Collaborative Hangouts


One of my fears, starting out as a new member of a new cohort, was that the experience of Cohort 21 would emphasize the use of tools (apps, programs, hardware) at the expense authentic interactions between us as professionals and us and our students.  Now, a few weeks into the C21 experience, I’m taking a moment to reflect and to relax!

Our first Face 2 Face session at the York School was about getting acquainted with the toolkit, and I was psyched to learn more about WordPress, Diigo, and some neat new tricks to make the most of Twitter.  But from that first meeting, this experience has been so much more than just technology and tools.  We’re so lucky in the independent school environment to have access to the space, time and hardware, and the emphasis on continually improving our teaching practice, that allows us to foster our professional learning networks.  I know this is also an essential ingredient of the Cohort 21 recipe.

The aspect of C21 I was most excited (and nervous) for was the opportunity for real collaboration.  All of these thoughts were swirling through my head last week during my first Cohort 21 Hangout, led by Les McBeth, on Google Hangouts.  (It was both on Hangouts and ON Hangouts, we gathered in front of our laptops to take part in a Google Hangout to learn about Google Hangouts.)  As Les led us through the features and capabilities of Hangouts, and everyone shared questions and experiences, I was struck by the myriad possibilities for collaboration this tool allows.

Here are a few ideas for us in the library at St. Clement’s:

Author visits – Logistically and financially, author visits can be quite difficult to arrange.  Last year we hosted authors from Ruth Ohi to Eric Walters and Anne Michaels, and I have seen how powerful and engaging these visits are for our girls at every age level.  An author visit on Hangouts could still foster these really meaningful experiences while removing many of the logistical and financial obstacles.

Reading programs – At SCS, we have a reading program called “Red Reads” that takes place each fall.  Similar in structure to Canada Reads, staff and students are encouraged to submit entries showing how their chosen book best exemplifies a theme, such as courage or compassion.  The entire school community votes on a shortlist of submissions and then reads the winning book together.  Next term we will also take part in the Ontario-wide reading program, Forest of Reading.  I’m really excited by the opportunity to Hangout with groups of students at different schools to chat about our top picks for Blue Spruce, and to make use of the archiving function of Hangouts to share live book reviews by students within the school.  This feature could also be used for submitting book reports, reader response and literature circles.

Professional development – The opportunities for collaborating with our PD are wide-ranging, but the first one that came to mind is communicating with my colleague librarians at other independent schools.  Often we are teams of only one or two and it can be really difficult to “keep in touch” over the course of a busy school year.  But we all face similar issues in similar environments, and collaborating with my colleague librarians has given me some of the most rewarding experiences, not to mention valuable insights, of my professional life so far.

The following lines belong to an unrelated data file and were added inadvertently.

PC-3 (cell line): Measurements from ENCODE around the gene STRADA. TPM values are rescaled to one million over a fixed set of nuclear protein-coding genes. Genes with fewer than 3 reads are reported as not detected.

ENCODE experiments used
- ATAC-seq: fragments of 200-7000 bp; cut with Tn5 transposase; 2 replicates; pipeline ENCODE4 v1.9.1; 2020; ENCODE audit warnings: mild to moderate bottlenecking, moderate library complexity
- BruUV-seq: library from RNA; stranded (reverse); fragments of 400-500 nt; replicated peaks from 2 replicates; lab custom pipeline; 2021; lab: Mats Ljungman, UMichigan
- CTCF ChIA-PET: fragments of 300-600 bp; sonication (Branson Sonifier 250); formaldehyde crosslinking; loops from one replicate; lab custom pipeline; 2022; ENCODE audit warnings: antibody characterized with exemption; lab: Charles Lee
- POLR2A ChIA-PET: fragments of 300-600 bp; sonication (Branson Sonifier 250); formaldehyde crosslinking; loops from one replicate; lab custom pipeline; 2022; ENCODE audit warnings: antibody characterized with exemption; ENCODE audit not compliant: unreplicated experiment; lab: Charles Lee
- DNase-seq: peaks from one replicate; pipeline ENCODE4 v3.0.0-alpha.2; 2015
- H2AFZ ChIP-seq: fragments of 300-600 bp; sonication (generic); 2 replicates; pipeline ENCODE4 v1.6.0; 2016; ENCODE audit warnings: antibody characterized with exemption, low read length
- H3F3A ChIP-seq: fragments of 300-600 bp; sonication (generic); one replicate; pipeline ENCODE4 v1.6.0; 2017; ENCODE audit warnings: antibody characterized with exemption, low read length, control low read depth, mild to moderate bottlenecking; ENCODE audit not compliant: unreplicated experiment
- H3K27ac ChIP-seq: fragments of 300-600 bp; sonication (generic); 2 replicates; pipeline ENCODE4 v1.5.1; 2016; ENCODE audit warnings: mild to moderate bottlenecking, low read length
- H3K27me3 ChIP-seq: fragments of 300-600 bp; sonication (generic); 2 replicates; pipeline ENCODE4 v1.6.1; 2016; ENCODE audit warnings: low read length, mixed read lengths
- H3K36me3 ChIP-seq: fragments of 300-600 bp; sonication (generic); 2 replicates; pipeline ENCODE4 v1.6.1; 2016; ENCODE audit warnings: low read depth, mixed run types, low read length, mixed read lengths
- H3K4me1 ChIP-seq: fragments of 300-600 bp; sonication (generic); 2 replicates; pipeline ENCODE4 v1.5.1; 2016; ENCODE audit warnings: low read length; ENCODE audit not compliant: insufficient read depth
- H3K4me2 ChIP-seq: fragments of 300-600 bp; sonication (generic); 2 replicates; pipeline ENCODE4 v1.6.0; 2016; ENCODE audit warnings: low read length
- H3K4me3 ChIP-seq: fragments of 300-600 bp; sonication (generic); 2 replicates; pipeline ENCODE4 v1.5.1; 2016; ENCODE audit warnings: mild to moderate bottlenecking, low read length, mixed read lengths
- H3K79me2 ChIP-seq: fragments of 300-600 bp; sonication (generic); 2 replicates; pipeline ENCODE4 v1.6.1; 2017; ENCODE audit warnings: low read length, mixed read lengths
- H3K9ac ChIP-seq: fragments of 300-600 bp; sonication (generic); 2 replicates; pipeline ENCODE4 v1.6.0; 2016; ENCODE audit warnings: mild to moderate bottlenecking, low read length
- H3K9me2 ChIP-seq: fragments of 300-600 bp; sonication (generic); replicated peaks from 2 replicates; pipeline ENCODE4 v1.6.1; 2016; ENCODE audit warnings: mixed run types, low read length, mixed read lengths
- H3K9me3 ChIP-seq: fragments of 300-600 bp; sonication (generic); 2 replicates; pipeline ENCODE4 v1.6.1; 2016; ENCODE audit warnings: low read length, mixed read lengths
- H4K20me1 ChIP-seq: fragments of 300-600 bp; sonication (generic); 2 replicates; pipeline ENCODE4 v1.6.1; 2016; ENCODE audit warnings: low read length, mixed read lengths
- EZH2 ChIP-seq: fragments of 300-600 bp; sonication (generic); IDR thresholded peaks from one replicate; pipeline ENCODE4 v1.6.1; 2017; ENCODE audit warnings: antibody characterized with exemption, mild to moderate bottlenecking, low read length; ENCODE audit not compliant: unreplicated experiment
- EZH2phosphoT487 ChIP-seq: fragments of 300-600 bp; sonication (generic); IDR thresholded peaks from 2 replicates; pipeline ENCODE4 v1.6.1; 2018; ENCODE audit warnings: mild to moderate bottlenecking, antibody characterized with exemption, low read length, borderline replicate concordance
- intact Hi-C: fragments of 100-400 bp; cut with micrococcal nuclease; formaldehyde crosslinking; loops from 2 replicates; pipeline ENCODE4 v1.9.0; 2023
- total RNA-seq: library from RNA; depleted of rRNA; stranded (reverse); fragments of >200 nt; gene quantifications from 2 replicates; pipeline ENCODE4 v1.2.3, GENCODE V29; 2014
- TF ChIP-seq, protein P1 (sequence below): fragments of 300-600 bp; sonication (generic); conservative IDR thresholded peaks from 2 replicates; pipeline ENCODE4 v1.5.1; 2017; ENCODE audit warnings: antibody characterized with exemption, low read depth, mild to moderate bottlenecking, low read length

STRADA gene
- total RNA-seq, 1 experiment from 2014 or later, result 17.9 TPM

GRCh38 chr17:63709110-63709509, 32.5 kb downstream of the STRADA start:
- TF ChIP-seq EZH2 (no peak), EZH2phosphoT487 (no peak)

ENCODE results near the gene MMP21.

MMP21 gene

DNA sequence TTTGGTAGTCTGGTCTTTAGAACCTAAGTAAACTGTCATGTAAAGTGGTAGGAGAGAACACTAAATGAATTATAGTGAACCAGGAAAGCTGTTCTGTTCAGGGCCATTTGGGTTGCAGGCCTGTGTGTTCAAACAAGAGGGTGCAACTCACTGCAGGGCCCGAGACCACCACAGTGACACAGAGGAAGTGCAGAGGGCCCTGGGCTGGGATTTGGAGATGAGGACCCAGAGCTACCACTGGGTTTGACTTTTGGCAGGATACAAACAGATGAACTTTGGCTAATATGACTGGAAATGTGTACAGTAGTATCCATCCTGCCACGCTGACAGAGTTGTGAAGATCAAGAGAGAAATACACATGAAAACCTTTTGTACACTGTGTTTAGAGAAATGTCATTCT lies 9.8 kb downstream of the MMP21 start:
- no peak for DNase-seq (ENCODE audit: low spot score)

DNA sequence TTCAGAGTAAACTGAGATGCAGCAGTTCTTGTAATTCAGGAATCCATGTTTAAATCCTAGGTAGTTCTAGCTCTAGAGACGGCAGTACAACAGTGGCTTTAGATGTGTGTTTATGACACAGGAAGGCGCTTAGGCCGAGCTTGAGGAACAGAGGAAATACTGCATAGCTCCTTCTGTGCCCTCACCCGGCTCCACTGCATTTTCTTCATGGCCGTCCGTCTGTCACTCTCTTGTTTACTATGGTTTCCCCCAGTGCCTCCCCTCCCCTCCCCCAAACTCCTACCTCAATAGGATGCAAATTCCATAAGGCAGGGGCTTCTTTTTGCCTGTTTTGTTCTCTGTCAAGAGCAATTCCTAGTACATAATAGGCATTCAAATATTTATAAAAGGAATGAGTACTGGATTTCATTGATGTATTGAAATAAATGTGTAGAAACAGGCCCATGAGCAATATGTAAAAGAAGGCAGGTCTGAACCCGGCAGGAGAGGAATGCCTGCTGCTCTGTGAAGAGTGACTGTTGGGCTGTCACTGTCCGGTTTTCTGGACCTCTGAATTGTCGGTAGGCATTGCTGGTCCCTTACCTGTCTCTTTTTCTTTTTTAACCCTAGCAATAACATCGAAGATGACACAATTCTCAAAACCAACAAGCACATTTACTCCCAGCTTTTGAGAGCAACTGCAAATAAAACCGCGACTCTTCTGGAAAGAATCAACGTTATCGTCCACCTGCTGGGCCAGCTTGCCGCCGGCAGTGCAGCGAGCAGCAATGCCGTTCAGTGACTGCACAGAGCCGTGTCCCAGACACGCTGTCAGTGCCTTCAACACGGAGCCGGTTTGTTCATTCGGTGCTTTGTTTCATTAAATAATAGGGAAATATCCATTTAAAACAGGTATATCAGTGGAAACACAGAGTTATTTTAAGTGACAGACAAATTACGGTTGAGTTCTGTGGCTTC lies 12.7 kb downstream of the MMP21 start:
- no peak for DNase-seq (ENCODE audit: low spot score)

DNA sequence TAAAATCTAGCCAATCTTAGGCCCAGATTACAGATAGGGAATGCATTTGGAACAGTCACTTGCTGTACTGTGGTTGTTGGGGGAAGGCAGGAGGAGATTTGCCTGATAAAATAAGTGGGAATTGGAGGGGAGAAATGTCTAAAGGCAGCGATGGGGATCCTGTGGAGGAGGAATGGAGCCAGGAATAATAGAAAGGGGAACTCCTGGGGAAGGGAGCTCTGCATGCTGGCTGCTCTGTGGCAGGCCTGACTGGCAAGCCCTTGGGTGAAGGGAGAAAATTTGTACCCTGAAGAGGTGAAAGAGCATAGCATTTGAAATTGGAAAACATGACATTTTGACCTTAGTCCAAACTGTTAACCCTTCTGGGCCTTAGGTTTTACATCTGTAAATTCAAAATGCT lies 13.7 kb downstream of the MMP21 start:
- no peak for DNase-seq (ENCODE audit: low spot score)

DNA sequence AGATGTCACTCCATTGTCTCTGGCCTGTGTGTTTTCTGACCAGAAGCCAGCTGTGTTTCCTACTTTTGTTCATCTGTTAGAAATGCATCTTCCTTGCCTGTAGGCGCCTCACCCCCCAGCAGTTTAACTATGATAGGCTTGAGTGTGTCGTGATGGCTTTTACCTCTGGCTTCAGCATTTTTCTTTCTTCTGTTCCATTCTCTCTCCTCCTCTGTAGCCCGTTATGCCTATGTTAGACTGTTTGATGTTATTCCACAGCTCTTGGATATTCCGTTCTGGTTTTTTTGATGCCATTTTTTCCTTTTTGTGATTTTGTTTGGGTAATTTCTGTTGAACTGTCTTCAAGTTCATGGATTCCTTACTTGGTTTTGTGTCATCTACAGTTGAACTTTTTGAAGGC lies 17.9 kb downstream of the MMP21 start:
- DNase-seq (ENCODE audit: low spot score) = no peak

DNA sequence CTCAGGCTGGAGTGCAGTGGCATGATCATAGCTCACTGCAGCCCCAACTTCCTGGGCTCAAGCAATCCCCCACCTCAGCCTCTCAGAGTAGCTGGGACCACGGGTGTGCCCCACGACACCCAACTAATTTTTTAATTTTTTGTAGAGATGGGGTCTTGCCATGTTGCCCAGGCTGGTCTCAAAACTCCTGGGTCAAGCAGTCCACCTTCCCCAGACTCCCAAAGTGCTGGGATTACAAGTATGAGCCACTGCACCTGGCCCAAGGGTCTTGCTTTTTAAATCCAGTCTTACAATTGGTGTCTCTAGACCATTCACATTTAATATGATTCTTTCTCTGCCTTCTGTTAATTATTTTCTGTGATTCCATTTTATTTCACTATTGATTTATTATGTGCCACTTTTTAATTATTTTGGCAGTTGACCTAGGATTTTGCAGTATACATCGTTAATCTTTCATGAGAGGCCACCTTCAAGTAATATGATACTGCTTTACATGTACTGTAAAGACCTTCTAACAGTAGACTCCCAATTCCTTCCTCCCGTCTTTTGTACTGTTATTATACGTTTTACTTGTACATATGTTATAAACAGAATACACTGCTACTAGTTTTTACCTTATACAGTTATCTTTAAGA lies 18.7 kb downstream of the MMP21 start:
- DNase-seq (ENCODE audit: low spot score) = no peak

Just some initial thoughts on collaborating with Google Hangouts.  I’ll look forward to sharing what we’ve done at St. Clement’s, and hearing what you might be up to, at our Next Face 2 Face in a few weeks!


4 thoughts on “Collaborative Hangouts

  1. Hey Laura!

    It was great to see your face on my computer screen last night and get to learn more about blogging with you and some other great members of the cohort.

    If you are curious about how to leverage the power of Hangouts, I would highly recommend touching base with a past Cohort participant and facilitator @jenbibby. Not only is she an incredible, warm, and knowledgable teacher at RSGC, but she was also experimenting with using Hangouts in her French class last year.

    While your departments are clearly different, I think that she might have some insights and “a ha” moments that could set you in the right direction.

    This is her final post after her action plan was completed:

  2. Hi Laura,
    It was great to “see” you on the hangout as well. I use the quotation marks around ‘see’ to emphasize that we weren’t in RL (real life), but rather mediated through digital technology. I wonder if our students see it this way? That is, I wonder if our students would feel the need to use the quotation marks…hmmm…

    I am really excited how you can already see the power of modifying your students’ library experience via Hangouts. This is a great step forward. To Celeste’s point. I would also encourage you, if I haven’t before, to connect with Sara Spencer (Cohort 13-14) and Tim Hutton (Cohort 12-13) who are both librarians doing some great things! Check out their blogs to start and connect with them on Twitter 🙂

    See you soon,

  3. Hi Laura,

    What I appreciate about your post is the recognition that technology is not really about apps or programs — although these tools are essential — but about community building. You identify opportunities to help SCS build connections with the greater community in ways that are authentic and meaningful. It’s not technology for the sake of technology, but technology in the service of who we are as a school community. I am excited to help support your ideas and vision for he future. Thank you for your hard work and dedication.


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